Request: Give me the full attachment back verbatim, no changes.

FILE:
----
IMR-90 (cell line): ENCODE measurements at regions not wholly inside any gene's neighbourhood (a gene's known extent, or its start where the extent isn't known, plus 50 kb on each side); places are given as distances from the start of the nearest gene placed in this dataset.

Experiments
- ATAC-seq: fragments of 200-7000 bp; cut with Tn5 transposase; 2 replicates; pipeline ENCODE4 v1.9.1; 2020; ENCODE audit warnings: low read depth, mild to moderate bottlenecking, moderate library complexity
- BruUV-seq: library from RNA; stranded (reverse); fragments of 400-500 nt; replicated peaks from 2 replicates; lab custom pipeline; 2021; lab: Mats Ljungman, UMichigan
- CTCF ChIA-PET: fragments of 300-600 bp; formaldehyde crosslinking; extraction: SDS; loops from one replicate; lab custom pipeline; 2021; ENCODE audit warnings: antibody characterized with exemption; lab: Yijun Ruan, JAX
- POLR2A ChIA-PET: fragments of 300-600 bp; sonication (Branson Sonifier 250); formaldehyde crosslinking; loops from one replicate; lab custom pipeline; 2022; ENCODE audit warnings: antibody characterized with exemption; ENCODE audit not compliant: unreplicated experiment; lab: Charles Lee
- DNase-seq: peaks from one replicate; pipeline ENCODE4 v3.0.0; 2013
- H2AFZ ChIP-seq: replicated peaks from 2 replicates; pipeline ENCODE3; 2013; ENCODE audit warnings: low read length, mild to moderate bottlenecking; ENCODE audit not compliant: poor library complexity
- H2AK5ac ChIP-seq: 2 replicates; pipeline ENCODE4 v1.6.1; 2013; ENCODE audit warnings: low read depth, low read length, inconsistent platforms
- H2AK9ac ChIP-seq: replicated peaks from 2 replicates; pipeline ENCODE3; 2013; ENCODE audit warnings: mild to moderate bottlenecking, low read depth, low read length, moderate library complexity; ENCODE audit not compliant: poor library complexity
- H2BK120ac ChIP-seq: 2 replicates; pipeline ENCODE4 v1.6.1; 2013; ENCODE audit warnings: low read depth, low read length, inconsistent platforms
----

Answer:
IMR-90 (cell line): ENCODE measurements at regions not wholly inside any gene's neighbourhood (a gene's known extent, or its start where the extent isn't known, plus 50 kb on each side); places are given as distances from the start of the nearest gene placed in this dataset.

Experiments
- ATAC-seq: fragments of 200-7000 bp; cut with Tn5 transposase; 2 replicates; pipeline ENCODE4 v1.9.1; 2020; ENCODE audit warnings: low read depth, mild to moderate bottlenecking, moderate library complexity
- BruUV-seq: library from RNA; stranded (reverse); fragments of 400-500 nt; replicated peaks from 2 replicates; lab custom pipeline; 2021; lab: Mats Ljungman, UMichigan
- CTCF ChIA-PET: fragments of 300-600 bp; formaldehyde crosslinking; extraction: SDS; loops from one replicate; lab custom pipeline; 2021; ENCODE audit warnings: antibody characterized with exemption; lab: Yijun Ruan, JAX
- POLR2A ChIA-PET: fragments of 300-600 bp; sonication (Branson Sonifier 250); formaldehyde crosslinking; loops from one replicate; lab custom pipeline; 2022; ENCODE audit warnings: antibody characterized with exemption; ENCODE audit not compliant: unreplicated experiment; lab: Charles Lee
- DNase-seq: peaks from one replicate; pipeline ENCODE4 v3.0.0; 2013
- H2AFZ ChIP-seq: replicated peaks from 2 replicates; pipeline ENCODE3; 2013; ENCODE audit warnings: low read length, mild to moderate bottlenecking; ENCODE audit not compliant: poor library complexity
- H2AK5ac ChIP-seq: 2 replicates; pipeline ENCODE4 v1.6.1; 2013; ENCODE audit warnings: low read depth, low read length, inconsistent platforms
- H2AK9ac ChIP-seq: replicated peaks from 2 replicates; pipeline ENCODE3; 2013; ENCODE audit warnings: mild to moderate bottlenecking, low read depth, low read length, moderate library complexity; ENCODE audit not compliant: poor library complexity
- H2BK120ac ChIP-seq: 2 replicates; pipeline ENCODE4 v1.6.1; 2013; ENCODE audit warnings: low read depth, low read length, inconsistent platforms